Aurangzeb book gets historian Audrey Truschke into social media row
In the book, Audrey Truschke tackles the demonisation of this Mughal emperor by people on social media; she has been accused of misleading readers and causing unrest.
Audrey Truschke's book Aurangzeb: The Life and Legacy of India's Most Controversial King, which tries to undo the demonisation of the Mughal emperor by people on social media, has come under fire on social media. Twitter trolls and users have accused her of "white-washing" history, misleading readers and trying to cause unrest in India.
In the book, Audrey Truschke, who teaches South Asian history at Rutgers University in the US, tackles the pseudo-history circulating on the Internet about the Mughal emperor. She takes on Hindutva history and provides a rebuttal for psuedo-history.
However, the book has received flak in the same form and from the same quarters as the author has tried to counter in her book. Twitter users such as Shefali Vaidya have called Truschke a "so-called liberal", while others such as Makarand Paranjape have called the claims made in the book ridiculous.
Right response to Audrey Truschke who says vile tyrant Aurangzeb killed Guru Tegh Bahadur because he was "causing unrest in Punjab" would be
— কাঞ্চন গুপ্ত (@KanchanGupta) April 1, 2017
From glorifying Aurangzeb to defending meat-eating, a so-called liberal voice from the West. India also has a long history of vegetarianism. https://t.co/GXbxZKs8k8 — Dr David Frawley (@davidfrawleyved) April 11, 2017
— Yogi BJ:P (@BigDAulad) April 2, 2017
4/4 @AudreyTruschke does not mention Aurangzeb's "Hindu poems"; how could a tyrant who reimposed Jazia pray to Hindu Gods? Ridiculous!👎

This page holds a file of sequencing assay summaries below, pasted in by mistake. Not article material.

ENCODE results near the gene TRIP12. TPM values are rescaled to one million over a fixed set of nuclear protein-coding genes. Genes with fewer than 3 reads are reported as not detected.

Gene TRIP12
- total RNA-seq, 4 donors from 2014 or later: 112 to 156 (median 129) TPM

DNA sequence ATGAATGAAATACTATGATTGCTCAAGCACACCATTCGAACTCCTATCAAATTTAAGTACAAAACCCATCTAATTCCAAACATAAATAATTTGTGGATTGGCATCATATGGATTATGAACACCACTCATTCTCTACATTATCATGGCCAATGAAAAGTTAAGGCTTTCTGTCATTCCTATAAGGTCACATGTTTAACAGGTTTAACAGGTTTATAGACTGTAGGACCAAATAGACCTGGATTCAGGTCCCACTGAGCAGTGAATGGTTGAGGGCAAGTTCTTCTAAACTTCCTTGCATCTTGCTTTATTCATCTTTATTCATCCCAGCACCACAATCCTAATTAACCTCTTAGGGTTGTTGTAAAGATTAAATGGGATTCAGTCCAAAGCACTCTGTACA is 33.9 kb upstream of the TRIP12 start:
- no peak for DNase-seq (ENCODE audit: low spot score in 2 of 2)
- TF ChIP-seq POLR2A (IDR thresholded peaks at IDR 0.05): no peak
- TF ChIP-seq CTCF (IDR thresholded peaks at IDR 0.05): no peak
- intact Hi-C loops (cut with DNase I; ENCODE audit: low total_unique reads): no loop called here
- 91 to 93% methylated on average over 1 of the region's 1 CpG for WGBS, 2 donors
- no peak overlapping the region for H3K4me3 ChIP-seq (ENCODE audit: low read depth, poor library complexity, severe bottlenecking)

— Makarand R Paranjape (@MakrandParanspe) April 25, 2017
The main contention of these Twitter users is that Truschke has inaccurately portrayed the history of India in an attempt to glorify Aurangzeb. Some have even gone to the extent of judging the quality of her work on the basis of her nationality (she is an American) and called her the "future Wendy Doniger" and "future Romila Thapar".
Audrey Truschke has countered these allegations by quoting her sources and urging critics to read her book. In one interaction, she also said, "Count me out for that project. #Aurangzeb was no saint, and I have no interest in glorifying him." In those cases where people have demanded to know who is funding her book to understand her intentions behind writing it, Truschke has said, "I have repeated this ad nauseam -- all funding sources are listed on my CV, which is publicly available. All scholars do this."
In Aurangzeb: The Life and Legacy of India's Most Controversial King, Truschke uses Persian language sources to talk about Aurangzeb's understanding of religion, explaining that reducing him to his faith is inaccurate. For example, she says that religion had nothing to do with the inability of Aurangzeb to absorb the growing Maratha reign under his control. She opines that this had to do more with the lack of a courtly Persian culture in Shivaji's empire.
She attempts in this book to prove the temple destruction accusations leveled against Aurangzeb as being false, stating that the few that were affected during his reign were destroyed due to political, not religious reasons.
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